To residents recycling plastic bags: You’re doing it wrong
HOUGHTON — Plastic bags continue to be a problem at the Waste Management Transfer Station, according to Susan Burack of the Copper Country Recycling Initiative (CCRI).
While plastic bags, such as those used at grocery and retail stores, are rated as a number 2 plastic, they are not acceptable in curbside recycling programs. One of the problems is Waste Management has apparently not let the public know that.
“I have talked to the people in the (Waste Management) office several times about signs for the bins that say no plastic bags,” said Ruth Gleckler of the CCRI, “but I keep getting the answer that they are waiting for a ‘bulk’ order for all of the WM places.”
Meanwhile, there are a lot of plastic bags ending up in recycling bins, she said.
Dave Hall, another CCRI member, said if Waste Management or Eagle Waste has been complaining of the quality of raw recycling materials they receive, it is their responsibility, as well as the cities’, to give some sort of public notice.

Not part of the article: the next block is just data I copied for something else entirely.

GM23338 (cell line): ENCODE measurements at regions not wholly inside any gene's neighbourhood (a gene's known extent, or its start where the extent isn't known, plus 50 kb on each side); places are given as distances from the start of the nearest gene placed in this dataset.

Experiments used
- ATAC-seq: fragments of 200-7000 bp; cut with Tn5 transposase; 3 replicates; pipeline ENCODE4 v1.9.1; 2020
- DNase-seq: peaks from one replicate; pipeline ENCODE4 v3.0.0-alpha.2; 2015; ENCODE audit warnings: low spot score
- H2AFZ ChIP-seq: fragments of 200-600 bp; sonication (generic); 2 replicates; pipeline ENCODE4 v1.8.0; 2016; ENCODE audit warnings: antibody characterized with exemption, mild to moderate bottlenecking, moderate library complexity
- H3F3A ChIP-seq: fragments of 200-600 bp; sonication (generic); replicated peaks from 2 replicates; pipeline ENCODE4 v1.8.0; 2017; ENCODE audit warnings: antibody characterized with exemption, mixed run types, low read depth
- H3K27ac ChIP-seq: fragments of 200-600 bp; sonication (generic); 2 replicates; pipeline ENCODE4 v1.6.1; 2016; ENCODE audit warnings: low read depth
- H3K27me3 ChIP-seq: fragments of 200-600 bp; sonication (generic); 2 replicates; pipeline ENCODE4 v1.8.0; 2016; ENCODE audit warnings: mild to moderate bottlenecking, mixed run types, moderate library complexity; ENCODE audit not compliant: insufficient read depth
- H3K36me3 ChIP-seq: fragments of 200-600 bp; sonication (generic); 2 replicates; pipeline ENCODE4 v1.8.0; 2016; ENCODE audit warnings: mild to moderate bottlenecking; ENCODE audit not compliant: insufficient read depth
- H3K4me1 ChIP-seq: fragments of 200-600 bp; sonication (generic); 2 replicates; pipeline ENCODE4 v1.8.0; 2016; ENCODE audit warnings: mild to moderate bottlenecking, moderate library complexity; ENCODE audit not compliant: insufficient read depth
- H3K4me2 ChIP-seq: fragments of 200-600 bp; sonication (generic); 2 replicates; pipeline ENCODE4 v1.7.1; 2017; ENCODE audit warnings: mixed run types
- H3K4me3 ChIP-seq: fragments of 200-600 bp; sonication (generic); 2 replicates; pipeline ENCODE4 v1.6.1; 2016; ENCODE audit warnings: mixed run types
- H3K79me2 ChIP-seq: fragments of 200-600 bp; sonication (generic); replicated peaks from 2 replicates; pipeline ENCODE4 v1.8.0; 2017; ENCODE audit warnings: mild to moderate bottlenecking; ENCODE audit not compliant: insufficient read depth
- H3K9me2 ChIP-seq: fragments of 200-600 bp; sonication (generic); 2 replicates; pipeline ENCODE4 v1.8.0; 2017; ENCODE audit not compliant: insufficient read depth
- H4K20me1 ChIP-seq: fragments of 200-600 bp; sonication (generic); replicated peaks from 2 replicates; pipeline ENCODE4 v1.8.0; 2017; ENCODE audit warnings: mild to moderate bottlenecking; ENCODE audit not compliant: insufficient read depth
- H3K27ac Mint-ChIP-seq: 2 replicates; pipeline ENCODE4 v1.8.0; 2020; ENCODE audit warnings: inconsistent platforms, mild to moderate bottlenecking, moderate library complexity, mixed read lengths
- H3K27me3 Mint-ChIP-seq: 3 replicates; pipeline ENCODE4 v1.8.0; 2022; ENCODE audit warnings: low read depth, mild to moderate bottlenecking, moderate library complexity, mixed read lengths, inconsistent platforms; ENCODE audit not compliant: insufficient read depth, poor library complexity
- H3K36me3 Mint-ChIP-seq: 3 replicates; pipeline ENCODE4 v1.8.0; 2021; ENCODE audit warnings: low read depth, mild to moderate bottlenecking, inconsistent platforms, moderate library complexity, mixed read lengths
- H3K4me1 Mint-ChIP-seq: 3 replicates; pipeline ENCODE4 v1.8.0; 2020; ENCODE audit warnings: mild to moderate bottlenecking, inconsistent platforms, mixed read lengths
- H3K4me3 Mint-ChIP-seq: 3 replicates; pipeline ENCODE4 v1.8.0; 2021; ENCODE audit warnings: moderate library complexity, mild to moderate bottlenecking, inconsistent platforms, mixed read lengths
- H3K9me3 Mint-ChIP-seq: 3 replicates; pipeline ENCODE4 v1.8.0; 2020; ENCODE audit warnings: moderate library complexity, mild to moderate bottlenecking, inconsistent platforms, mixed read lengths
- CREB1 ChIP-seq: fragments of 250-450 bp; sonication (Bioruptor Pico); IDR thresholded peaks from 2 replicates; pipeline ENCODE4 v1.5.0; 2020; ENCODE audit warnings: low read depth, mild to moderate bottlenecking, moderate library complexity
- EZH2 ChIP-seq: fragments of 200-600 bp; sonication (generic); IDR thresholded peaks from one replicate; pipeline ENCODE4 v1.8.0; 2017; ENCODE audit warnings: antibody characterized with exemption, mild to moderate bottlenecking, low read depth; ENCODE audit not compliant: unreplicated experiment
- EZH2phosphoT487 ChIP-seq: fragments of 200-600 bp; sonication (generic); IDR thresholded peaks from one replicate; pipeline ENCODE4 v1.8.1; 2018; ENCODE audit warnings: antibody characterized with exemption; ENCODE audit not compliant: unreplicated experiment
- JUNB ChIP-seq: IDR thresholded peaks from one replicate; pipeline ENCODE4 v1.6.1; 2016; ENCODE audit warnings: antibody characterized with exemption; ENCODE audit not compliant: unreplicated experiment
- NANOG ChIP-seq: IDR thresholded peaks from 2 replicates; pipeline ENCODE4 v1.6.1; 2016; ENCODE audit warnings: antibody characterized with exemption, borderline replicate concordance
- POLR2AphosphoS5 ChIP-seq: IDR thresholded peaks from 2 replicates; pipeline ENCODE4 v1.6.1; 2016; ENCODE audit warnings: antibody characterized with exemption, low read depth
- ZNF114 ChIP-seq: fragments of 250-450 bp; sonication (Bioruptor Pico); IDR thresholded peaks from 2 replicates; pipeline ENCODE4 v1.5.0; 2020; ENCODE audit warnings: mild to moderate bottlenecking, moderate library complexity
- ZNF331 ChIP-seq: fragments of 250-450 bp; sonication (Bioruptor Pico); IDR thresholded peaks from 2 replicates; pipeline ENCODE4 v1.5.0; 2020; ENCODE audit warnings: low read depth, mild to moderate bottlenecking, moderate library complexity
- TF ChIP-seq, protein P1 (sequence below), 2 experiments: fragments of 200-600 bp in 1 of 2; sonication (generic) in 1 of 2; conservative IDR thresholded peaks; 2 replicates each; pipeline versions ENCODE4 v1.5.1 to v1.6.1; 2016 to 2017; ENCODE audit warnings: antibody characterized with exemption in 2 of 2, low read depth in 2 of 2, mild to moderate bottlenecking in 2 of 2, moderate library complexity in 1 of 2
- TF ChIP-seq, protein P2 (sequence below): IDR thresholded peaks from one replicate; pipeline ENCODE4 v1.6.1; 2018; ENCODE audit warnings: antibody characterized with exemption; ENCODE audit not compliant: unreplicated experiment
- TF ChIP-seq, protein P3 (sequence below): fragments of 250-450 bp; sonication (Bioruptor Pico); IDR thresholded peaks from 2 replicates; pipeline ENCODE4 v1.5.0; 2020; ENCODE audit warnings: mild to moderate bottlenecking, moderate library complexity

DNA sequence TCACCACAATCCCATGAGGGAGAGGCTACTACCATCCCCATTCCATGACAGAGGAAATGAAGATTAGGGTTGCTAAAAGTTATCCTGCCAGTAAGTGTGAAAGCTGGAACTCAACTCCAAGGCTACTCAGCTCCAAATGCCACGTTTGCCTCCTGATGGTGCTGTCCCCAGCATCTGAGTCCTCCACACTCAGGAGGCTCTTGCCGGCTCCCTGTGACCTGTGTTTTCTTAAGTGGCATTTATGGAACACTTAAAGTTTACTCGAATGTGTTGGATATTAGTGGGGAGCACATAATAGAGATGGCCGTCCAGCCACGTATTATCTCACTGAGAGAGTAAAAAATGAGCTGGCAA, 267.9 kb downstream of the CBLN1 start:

“Both (Houghton and Hancock) are very capable of sending utility bills every month,” Hall said, “and tax bills twice a year, too, so they could inform the entire region about recycling if they cared to do so.”
Krissy Sundstrom of the CCRI said based on her experience, most people who recycle want to do what is right, but that can be difficult at times.
“They don’t have time to study the acceptable/non-acceptable list, and for those with city pick-up,” Sundstrom said, “I have heard that if they don’t know if something is acceptable, they will put it in, and if Waste Management takes their recycling, then it is assumed that means it was acceptable.”
Sundstrom said this is an incorrect assumption, because the pick-up service does not seem to be studied locally like it is in the larger cities.
Hall said another source of confusion could stem from the city of Hancock, which has used a plastic bag system for years, and many residents still continue to do so.
“I see them out on the curbs everywhere on pick-up day,” Hall said. “The city of Hancock seems to not care to change the system they have always had, and to fight them is an uphill struggle.”